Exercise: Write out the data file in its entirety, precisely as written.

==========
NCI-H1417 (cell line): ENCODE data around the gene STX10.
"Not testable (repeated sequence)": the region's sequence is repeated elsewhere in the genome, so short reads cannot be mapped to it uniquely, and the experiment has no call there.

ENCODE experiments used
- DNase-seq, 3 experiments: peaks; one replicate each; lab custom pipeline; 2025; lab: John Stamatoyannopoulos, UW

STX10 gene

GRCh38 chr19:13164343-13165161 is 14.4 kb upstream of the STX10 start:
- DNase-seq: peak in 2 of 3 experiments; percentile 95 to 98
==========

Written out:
NCI-H1417 (cell line): ENCODE data around the gene STX10.
"Not testable (repeated sequence)": the region's sequence is repeated elsewhere in the genome, so short reads cannot be mapped to it uniquely, and the experiment has no call there.

ENCODE experiments used
- DNase-seq, 3 experiments: peaks; one replicate each; lab custom pipeline; 2025; lab: John Stamatoyannopoulos, UW

STX10 gene

GRCh38 chr19:13164343-13165161 is 14.4 kb upstream of the STX10 start:
- DNase-seq: peak in 2 of 3 experiments; percentile 95 to 98